Friday, May 4, 2018

Nikon D850

Sheryl Crow, 2002 800 ISO 
I used to be an F5 totin’, film speed pushin’, rock & roll photographer. My clients were Guitar World, and Guitar Player Magazines, artists websites, record companies, and I spent two years photographing concerts for That was 17 years ago. 

Actually, I think I did my last concert 12 years ago, when I photographed the Sasquatch Music Festival at the Gorge in 2006. That was a riot. I was working as a staff photographer for a magazine that folded after the first issue, and consulting for the firm that handled the press. That wasn’t the riot part. The weather was. It hailed hard for over an hour. A half an inch of water in my camera bag later, I had ten rolls of moist 800 ISO Fuji press film to process, and two rolls that I knew were thrashed. But my F5 and all of my lenses dried out without issue. That camera was built like a tank.

I digress. What I’m writing this about is last October, I got my Nikon D850. See, I’ve been doing gallery stuff for the past few years, and I really wanted a camera with all the promises Nikon made about the D850. I got it and it is a beast! It’s built like the F5, not like the D600 that I had. In fact, I would put it in the same bag as my F5 in a hail storm with the half inch of water. And I wouldn’t have lost any images, as SD cards can get wet.

But that isn’t why I got it. Enlarging macro photographs of calla lilies and photography of the Milky Way to 20x30 and 30x40 and even 40x60 is why I got that camera. It delivers full frame 45.4 megapixel photographs.

I set up a tent with a big translucent on top, and a smaller one on the side. My first Calla Lili plant of the year was the subject. 

I tried out the automatic focus stacking mode of my new camera. At ISO 64, and f/11, I think the shutter speed was four seconds. I focused on the tilting touchscreen that reminded me of a view camera ground glass, all zoomed in to the pixel like a loupe to make sure everything was as sharp as it could possibly be. I pushed start on the touchscreen, and watched it go! It was programmed to make 30 exposures silently, electronically, with no moving shutter. It can handle up to a couple hundred exposures in the focus stacking mode. The lens adjusted focus just a little bit for each exposure. 

Then I put the images in Lightroom, and stacked them in Photoshop. That was an adventure. Photoshop made a few errors. But it was really fun painting focus!

I decided early on, that in order to be completely comfortable with this camera, I needed to test its capabilities. I needed to learn how exactly to use its tools to achieve what ever pre-visualizations I had in my head. And how the capabilities of the software I was using could modify the images more closely to what I imagined in my head.

Luna at 25,600 ISO
I needed to see how well an image could be resized up to 40x60 made at an ISO of 25,600. I took a random, handheld photographs of my dog under light from the TV. When I looked at it at 100% it looked really noisy like the grain of TMax 3200 film pushed a stop. Next, I put it through NIK DFine 2 noise reduction. Just standard, no adjustments. That was the magic trick. Most of the noise seemed to
disappear. Then I resized it with On1 Resize 10. The results were fantastic, grainy and high contrast, but understandably so. The whole image was awful, but a whole lot less awful than I expected. It had the look of TMax 3200 exposed at ISO 800. It had that look, but only at 100%.  See, and that’s the thing about the D850, it’s got the resolution of literally two cameras, 45.4MP.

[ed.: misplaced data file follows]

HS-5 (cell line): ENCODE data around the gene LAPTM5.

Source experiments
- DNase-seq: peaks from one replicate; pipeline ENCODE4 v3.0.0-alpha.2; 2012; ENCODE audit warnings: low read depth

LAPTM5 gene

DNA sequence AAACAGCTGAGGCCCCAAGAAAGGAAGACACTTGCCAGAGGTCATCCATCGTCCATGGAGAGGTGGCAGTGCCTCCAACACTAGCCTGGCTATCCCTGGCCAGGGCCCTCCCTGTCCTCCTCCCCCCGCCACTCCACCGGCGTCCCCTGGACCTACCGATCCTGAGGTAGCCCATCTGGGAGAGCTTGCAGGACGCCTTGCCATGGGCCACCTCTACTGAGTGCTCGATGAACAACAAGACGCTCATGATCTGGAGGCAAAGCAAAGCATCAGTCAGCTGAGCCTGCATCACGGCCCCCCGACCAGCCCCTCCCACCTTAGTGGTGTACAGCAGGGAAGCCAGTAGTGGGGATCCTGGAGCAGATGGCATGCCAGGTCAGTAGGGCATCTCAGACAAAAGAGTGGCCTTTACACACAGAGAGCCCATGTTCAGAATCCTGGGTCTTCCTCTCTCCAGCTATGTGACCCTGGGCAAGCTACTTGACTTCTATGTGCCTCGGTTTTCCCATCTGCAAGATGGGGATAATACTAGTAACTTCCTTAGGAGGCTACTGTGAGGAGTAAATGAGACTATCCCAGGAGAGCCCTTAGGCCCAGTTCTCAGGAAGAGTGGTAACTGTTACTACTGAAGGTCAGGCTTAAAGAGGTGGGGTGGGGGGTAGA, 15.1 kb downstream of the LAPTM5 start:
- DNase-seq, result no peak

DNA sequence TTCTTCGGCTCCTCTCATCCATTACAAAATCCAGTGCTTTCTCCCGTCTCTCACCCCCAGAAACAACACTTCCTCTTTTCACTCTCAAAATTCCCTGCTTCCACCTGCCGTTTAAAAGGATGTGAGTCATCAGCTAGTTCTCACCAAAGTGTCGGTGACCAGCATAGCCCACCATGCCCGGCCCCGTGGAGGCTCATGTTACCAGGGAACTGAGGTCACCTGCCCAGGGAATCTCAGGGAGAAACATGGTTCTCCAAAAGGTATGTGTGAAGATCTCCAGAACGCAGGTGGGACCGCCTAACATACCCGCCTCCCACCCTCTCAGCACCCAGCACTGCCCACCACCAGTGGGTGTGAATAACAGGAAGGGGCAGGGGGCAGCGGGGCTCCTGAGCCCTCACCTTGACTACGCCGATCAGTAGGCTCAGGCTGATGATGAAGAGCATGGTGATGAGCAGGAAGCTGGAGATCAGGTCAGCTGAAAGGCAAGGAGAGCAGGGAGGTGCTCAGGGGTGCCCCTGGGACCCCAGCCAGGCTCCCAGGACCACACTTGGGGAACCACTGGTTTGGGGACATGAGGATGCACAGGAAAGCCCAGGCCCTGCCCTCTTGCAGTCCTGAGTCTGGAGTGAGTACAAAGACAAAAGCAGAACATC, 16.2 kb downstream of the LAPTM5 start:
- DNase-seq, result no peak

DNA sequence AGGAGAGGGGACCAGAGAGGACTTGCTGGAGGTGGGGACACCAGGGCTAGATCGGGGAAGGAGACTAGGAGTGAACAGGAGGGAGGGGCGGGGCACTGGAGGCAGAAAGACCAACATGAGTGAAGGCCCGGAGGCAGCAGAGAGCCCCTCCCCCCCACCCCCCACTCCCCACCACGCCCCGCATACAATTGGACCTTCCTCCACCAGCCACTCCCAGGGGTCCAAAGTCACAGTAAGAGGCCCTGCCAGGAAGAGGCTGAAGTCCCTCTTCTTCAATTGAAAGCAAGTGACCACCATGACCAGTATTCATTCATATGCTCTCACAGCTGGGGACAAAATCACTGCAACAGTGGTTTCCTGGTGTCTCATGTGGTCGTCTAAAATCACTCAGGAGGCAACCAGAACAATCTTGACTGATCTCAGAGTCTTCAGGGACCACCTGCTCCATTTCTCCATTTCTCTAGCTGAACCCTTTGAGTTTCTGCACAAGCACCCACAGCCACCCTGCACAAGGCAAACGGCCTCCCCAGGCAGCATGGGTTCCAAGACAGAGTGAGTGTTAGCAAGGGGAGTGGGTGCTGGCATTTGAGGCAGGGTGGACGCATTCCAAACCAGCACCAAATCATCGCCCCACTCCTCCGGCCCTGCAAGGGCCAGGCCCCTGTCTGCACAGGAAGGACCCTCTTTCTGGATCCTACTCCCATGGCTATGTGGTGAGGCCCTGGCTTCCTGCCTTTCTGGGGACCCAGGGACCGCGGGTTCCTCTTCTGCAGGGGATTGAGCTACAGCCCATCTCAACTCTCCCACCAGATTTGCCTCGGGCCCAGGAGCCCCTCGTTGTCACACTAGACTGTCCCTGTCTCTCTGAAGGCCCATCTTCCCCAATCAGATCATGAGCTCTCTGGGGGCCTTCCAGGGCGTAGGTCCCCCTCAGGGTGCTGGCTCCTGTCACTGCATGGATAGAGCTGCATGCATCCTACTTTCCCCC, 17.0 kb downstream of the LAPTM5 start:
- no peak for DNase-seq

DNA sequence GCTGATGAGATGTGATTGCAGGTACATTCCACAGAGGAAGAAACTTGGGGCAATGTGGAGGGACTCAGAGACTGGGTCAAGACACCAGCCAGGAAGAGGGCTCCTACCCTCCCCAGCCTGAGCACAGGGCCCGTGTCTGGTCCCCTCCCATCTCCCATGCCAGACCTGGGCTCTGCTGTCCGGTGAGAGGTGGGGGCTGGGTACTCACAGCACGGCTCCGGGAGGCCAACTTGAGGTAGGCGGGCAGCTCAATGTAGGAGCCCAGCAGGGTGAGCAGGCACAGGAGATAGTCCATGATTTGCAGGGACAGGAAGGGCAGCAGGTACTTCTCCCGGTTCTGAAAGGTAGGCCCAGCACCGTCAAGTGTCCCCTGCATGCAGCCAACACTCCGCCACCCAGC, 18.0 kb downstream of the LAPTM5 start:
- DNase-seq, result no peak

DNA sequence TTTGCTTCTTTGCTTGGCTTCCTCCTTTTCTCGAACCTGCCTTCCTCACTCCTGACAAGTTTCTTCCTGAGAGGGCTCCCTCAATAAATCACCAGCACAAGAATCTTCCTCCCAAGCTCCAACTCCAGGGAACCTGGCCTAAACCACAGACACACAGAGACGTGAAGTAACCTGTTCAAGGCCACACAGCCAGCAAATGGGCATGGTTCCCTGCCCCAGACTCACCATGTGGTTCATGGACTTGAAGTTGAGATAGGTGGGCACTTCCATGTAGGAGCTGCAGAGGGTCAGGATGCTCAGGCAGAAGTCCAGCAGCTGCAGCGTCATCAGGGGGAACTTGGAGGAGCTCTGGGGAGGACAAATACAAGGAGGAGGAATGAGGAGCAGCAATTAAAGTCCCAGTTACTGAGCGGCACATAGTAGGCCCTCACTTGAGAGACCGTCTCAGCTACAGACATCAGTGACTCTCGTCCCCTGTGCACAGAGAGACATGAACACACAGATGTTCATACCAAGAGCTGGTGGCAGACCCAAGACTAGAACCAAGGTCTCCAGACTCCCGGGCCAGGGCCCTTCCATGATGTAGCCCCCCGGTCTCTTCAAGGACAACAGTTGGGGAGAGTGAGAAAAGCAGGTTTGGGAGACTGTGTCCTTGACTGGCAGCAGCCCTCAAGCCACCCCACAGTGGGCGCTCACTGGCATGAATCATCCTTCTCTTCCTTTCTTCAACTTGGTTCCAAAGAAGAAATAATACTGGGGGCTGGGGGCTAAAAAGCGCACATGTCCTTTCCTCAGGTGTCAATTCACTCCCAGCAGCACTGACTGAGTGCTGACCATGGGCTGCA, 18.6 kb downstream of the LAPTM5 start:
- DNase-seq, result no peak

It’s very much like if they made TMax 3200 in medium format film....(sigh.) You have to look at the 100%, but what you really have to pay attention to is...(I’m sorry)...the whole picture.
Resized to 40x60"

So, when my step daughter called me and said she volunteered me to photograph a high school play, I jumped at the chance. I set the camera at an ISO of 10,000. The photographs reminded me of the ISO 800 Fuji Press film....when I looked at them at 100%. When put through Nik DFine 2, it looked much better. 

Now, what this is, is obvious. It is the size and depth of the frame. My D600 was 4016x6016 pixels. And it had an ISO from 100 to 6400. The D850 is 5,504x8256, and has an ISO from 64 to 25,600. 
At 100% 10,000 ISO

Everything works that much better together. What I mean by that is, at 100% magnification, noise reduction looks a little like a watercolor filter. And by bringing in more pixels, the watercolor effect is smaller in size, and less apparent, but the noise is still taken out. And the resizing works very well.

What you’ve got here is a camera with 7 frames a second up to, like, 24 exposures before it starts to slow down....think about that. A Hasselblad that has the capability to burn through a full roll of 220 film in three and a half seconds. 

Now that would freak out my father. He would say, “Why???” I would go through my normal bouncing ball, peak of gravity, and guitarist’s windmill chord argument for multiple exposures in a second, but then I would go into, “Say you’re making a family portrait of 10 people and two dogs. Three of the people are under 4 years old, and one baby. You have set up an outdoor portrait out in their farm backlit by sunset. You have about 30 seconds with which to work.” He would agree he’d been in that situation many times, and this would get him thinking.

So, the camera is very sturdy and well built, with near medium format resolution over every ISO from 64 to 25,600, a focus stacking mode, a 180° tilt-able 3.2 inch touch screen, 7fps that doesn’t slow for 24 frames, and I haven't even put it in video mode yet.

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